In the present case the inattention was much more than momentary. The evidence is that it occupied forty seconds, during which the automobile went more than two thousand feet. In a number of cases such protracted inattention, and even less than that, has been held to warrant a finding of gross negligence. Rog v. Eltis, 269 Mass. 466 (at forty-five miles an hour taking hand from wheel to make unwelcome advances to woman passenger). Kirby v. Keating, 271 Mass. 390 (taking eyes from road a long time to consult wrist watch). Meeney v. Doyle, 276 Mass. 218 (looking at passenger behind him for substantial time). Green v. Hoffarth, 277 Mass. 508 , 516 (turning to talk with person in rear after warning). Bruce v. Johnson, 277 Mass. 273 (raising hands from wheel at fifty-five miles an hour). Dow v.
Lipsitz, 283 Mass. 132 (taking eyes off road to adjust lights at thirty or thirty-five miles an hour). Crowley v. Fisher, 284 Mass. 205 (looking at aircraft for seven or eight seconds). Horneman v. Brown, 286 Mass. 65 (looking from road and taking both hands from wheel for twenty-five seconds to light a cigarette at thirty-five miles an hour). Copeland v. Russell, 290 Mass. 542 (taking both hands from wheel and turning around to help child from rear into front seat). Cycz v. Dugal, 295 Mass. 417 (looking back, trying to find a cigarette, at thirty-five miles an hour). O'Toole v. Magoon, 295 Mass. 527 (taking one hand from wheel and turning to talk with person in rear). Smith v. Axtman, 296 Mass. 512 (taking hands from wheel and looking around). Koufman v. Feinberg, 298 Mass. 270 (taking suitcase from floor, turning around and putting suitcase in rear). Picarello v. Rodakis, 299 Mass. 33 (taking one hand from wheel to brush ashes from dress while looking down for three seconds). Colby v. Clough, 301 Mass. 52 (at forty to forty-five miles an hour turning to left while looking to right). Haggerty v. Sullivan, 301 Mass. 302 (turning head to speak to persons in rear at fifty to sixty miles an hour). McGaffigan v. Kennedy, 302 Mass. 12 (looking around for considerable time at speed of fifty to sixty miles an hour). Hanlon v. Westberg, 302 Mass. 603 (taking eyes from road for thirty seconds at speed of thirty-five to forty miles an hour). Connell v. Harrington, 312 Mass. 436 (leaning forward, reaching to floor for four or five seconds, with one hand on wheel at forty miles an hour). Smith v. Murphy, 313 Mass. 68 (looking back at fifty miles an hour while steering sharply to left). Hastings v. Flaherty, 321 Mass. 368 (watching in mirror automobile in rear while driving fifty to sixty miles an hour on dark curving road for a mile). We think that the question of the gross negligence of the defendant should have been submitted to the jury.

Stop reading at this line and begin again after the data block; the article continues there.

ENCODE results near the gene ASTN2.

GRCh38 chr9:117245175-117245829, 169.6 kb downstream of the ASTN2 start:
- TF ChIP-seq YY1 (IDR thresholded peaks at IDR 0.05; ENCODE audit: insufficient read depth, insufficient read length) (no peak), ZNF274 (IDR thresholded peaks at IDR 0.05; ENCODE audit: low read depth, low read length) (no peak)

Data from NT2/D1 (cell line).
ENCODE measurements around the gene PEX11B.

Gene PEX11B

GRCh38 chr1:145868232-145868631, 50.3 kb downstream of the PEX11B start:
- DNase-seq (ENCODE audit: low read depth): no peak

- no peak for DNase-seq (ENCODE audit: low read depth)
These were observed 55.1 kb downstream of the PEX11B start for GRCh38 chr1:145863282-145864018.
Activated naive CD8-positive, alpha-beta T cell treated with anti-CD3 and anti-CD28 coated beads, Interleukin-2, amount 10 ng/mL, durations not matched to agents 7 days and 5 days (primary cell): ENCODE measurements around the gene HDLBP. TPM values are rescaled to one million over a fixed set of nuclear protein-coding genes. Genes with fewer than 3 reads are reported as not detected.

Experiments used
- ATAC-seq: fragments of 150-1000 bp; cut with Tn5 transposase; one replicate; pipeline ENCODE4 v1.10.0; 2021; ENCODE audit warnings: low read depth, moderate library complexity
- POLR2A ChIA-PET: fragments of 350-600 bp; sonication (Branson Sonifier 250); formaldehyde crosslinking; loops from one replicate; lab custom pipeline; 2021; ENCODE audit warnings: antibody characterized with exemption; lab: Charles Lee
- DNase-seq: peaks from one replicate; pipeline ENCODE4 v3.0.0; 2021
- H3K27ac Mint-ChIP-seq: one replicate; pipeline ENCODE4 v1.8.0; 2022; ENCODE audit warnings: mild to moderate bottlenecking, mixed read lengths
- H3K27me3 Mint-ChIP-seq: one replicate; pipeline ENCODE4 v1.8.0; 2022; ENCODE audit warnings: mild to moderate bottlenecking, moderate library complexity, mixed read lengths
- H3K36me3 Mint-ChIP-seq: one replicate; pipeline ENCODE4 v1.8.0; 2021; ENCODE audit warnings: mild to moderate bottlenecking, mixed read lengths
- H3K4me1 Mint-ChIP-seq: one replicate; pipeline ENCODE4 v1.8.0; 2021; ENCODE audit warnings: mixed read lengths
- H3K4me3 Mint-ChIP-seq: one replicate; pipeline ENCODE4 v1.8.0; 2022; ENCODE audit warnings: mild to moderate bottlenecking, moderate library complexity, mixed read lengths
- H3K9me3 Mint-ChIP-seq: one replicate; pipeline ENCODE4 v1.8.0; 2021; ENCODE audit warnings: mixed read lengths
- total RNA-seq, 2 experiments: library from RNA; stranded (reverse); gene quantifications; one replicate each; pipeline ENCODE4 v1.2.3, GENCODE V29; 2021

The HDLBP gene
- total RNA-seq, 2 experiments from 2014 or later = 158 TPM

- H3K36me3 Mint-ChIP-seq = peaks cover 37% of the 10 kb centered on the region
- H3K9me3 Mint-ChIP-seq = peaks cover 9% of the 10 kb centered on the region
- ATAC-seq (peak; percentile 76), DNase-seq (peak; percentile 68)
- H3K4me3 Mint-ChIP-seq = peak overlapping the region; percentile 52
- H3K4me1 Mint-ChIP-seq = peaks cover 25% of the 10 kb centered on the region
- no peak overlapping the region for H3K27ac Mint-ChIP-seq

The burden of showing contributory negligence on the part of the plaintiff was on the defendant. G. L. (Ter. Ed.) c. 231, Section 85. Perry v. Boston Elevated Railway, 322 Mass. 206 . It appears that the defendant turned his head and
looked at the plaintiff and not at the road for forty seconds. The plaintiff testified to that. But the operation of the automobile was the responsibility of the defendant, and not that of the plaintiff. The plaintiff was required to use only ordinary care for her safety. Considering the speed at which the automobile was going, we think that it cannot be said that the plaintiff had any effective means of preventing the accident or that she can be pronounced negligent in failing to find and use such means in the time between her realization of the danger and the ensuing accident. We think that the question of contributory negligence of the plaintiff was for the jury.